Making New Year’s resolutions is a popular American tradition. According to Motley Fool, 66% of Americans planned to make a financial New Year’s resolutions in 2023], yet Forbes tells us that approximately 80% of New Year’s resolutions fail. If you are among the group that plans to make one or more resolutions for 2024, and you’d like to see them succeed, we suggest you consider doing something different this time.
If you’re reading this, you have done a critically important thing: you’ve started your resolution process early. You have time to give the subject careful consideration and to understand why some resolutions succeed while most fail.
Loma Linda University School of Medicine has done research into something they call the States of Change Model. The model is known as “transtheoretical” and is focused on the decision-making process that leads to intentional change. It all sounds pretty academic and ethereal, but in reality, it’s a simple assessment of an individual’s readiness to change.
The first phase of the model is known as precontemplation, which is just a fancy word for denial. Resolutions are the result of the realization that the status quo isn’t working well. In the world of investing, this can be triggered by reviewing your investment statements and discovering that you are lagging behind the S&P 500, watching your savings account dwindle instead of growing, or even by an unexpected and unplanned expense.
Reading finance-themed newsletters is a good sign that you’re already past this first phase of change. Whether your motivation is the fear of an underfunded retirement or the prospect of working well past 65, or creating a legacy for loved ones, the good news is you’ve moved into the contemplative stage.
The contemplative stage can last for months, years, or, in some instances, for a lifetime. It is sometimes known as cognitive dissonance, a psychological tension between certain negative behaviors, like smoking, overeating, or even sunscreen use, and your thoughts and beliefs surrounding these behaviors. You know you should change but lack the motivation to do so.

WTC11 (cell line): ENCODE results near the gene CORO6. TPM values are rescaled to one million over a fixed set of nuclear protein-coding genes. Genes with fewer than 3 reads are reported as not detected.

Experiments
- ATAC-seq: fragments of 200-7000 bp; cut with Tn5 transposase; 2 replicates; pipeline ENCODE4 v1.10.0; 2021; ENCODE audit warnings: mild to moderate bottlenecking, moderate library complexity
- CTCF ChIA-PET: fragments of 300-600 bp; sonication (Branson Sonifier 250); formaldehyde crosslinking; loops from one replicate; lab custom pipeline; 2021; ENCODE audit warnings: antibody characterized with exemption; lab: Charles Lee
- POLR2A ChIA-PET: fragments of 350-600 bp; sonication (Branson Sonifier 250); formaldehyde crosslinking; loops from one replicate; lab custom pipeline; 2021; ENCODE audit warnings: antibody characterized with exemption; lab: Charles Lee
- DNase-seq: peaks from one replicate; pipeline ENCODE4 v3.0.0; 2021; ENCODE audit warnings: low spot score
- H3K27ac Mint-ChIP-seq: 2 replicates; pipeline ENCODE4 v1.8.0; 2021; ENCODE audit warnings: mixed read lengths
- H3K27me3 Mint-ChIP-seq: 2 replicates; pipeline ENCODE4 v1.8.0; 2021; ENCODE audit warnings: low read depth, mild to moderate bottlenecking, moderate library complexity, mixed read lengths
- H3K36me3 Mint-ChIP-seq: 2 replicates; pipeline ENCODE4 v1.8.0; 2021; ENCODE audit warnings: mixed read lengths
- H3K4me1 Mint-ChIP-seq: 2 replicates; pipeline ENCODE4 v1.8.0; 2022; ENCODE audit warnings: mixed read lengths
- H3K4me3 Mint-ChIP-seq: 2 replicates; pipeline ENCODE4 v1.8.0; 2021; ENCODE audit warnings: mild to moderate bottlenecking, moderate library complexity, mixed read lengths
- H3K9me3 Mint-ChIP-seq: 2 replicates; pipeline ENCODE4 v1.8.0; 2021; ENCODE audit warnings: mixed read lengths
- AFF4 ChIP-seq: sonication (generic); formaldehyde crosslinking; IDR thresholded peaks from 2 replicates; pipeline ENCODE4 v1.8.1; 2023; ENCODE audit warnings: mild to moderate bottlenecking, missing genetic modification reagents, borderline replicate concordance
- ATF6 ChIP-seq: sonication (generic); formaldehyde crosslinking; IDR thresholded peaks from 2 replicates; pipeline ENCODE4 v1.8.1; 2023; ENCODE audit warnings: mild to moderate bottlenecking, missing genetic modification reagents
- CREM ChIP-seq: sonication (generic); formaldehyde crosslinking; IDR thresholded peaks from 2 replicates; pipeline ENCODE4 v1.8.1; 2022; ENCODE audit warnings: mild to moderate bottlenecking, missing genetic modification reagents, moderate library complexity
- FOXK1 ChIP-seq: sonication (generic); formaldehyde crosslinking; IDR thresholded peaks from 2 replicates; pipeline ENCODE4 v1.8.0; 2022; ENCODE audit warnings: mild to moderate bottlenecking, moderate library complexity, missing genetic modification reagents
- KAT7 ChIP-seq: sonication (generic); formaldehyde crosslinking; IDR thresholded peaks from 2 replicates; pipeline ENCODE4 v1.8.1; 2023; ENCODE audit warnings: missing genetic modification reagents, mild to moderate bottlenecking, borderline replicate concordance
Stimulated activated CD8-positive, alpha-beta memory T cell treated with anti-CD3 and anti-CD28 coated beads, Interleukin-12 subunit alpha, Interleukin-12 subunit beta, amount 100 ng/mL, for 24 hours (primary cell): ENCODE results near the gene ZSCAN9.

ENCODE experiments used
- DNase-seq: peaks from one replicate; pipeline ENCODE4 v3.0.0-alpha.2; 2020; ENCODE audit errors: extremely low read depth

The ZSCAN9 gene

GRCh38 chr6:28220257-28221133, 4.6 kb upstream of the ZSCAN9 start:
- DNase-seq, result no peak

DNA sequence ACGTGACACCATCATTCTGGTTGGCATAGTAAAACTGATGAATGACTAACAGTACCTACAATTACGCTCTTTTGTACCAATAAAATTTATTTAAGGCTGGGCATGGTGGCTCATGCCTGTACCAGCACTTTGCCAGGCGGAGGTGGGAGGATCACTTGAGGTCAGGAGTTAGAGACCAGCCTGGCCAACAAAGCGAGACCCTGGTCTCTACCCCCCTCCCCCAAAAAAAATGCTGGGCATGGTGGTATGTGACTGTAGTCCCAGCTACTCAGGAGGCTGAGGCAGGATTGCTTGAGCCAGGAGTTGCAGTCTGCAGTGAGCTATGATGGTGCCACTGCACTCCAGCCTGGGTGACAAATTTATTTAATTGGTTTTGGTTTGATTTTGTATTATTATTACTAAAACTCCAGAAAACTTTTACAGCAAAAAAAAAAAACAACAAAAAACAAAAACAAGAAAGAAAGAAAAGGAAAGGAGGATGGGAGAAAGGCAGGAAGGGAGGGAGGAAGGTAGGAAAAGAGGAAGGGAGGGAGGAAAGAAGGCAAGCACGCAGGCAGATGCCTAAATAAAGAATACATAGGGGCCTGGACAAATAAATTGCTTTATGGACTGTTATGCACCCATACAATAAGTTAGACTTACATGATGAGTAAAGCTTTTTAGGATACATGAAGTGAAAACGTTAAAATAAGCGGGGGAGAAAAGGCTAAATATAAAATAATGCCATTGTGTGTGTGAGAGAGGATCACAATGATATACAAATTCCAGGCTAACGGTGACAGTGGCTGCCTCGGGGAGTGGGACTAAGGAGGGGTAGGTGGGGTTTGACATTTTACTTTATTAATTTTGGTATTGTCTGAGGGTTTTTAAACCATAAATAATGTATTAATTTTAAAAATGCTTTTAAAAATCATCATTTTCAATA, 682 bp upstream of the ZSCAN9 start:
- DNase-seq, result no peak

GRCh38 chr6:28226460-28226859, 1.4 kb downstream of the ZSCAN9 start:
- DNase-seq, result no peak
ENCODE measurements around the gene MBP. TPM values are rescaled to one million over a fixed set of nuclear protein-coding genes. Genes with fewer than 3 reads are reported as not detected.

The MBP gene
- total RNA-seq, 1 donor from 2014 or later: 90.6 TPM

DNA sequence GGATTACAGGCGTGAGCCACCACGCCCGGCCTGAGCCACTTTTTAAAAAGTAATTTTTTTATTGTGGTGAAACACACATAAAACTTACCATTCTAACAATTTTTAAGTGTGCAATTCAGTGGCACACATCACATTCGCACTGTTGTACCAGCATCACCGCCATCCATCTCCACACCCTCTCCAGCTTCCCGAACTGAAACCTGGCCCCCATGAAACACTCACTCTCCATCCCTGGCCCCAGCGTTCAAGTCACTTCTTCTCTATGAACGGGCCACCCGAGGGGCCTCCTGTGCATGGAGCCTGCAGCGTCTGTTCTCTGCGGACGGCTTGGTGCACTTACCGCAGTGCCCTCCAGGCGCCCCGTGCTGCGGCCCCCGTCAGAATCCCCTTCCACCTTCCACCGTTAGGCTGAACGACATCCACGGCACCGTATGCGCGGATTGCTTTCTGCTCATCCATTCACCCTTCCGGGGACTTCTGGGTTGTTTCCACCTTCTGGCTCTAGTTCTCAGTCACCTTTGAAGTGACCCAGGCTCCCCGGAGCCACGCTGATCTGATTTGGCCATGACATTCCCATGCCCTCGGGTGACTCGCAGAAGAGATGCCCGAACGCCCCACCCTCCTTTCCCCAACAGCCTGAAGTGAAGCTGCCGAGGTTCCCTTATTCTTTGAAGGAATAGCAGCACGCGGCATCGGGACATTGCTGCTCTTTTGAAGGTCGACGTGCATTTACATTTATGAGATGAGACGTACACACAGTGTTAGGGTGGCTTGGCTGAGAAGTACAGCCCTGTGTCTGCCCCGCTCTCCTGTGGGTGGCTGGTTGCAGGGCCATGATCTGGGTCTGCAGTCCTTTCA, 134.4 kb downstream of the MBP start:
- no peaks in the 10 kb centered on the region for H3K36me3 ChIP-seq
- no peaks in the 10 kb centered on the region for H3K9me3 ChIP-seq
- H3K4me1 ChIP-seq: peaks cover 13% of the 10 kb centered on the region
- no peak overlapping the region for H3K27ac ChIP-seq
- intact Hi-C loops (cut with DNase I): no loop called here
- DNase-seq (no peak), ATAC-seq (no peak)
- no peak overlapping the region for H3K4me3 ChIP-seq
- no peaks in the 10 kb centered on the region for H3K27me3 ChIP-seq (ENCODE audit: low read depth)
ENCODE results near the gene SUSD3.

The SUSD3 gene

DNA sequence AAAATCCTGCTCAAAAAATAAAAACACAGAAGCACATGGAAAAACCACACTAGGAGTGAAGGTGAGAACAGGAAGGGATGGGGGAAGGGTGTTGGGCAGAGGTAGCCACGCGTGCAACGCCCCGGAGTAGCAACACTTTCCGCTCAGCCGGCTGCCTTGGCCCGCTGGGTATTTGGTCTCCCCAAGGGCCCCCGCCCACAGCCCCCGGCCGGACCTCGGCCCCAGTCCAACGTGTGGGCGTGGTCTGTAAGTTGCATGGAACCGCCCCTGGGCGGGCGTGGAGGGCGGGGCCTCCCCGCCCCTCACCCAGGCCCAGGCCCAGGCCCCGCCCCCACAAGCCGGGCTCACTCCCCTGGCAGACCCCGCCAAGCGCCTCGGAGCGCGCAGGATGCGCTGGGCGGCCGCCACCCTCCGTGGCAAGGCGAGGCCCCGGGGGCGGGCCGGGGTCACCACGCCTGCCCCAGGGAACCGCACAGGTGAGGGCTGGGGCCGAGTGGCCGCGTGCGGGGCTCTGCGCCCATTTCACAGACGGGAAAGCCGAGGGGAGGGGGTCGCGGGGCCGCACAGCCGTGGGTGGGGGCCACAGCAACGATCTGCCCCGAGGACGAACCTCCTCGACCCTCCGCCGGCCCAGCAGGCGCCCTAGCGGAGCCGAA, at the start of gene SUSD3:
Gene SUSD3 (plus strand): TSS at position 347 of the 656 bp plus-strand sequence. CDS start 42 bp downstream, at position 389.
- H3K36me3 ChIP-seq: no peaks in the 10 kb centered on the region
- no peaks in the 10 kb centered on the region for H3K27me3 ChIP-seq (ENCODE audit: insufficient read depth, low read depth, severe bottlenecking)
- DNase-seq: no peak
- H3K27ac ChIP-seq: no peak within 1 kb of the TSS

If and when these negative behaviors cause you enough discomfort, you’ll enter the preparation phase. Finally, you’re ready to make some resolutions. You acknowledge that the pain of change outweighs the dangers of the status quo: the juice is worth the squeeze. You move to the next phase of change, action; you make your resolutions, and your body rewards you with a nice rush of dopamine, the “pleasure hormone.”
Unfortunately, this is where things can all fall apart, and not because you lack the will. What you may lack is the knowledge of how to effect the kind of change that matters. For example, you may resolve to pay down debt, build up an emergency fund, or trim your monthly spending. Those are laudable things, to be sure, but they will do little to move the needle on your lifestyle in retirement. They won’t compound your retirement account faster, they won’t address the really big risks in your life, like dying too soon or living too long, and they do nothing to address the overall impact of a nasty bear market or high inflation.
Resolutions That Work
Researchers have found that fewer than 10% of Americans who make New Year’s resolutions successfully complete them. About a quarter give up in the first week. This can be a problem if the goal is something hugely consequential, like your security in retirement.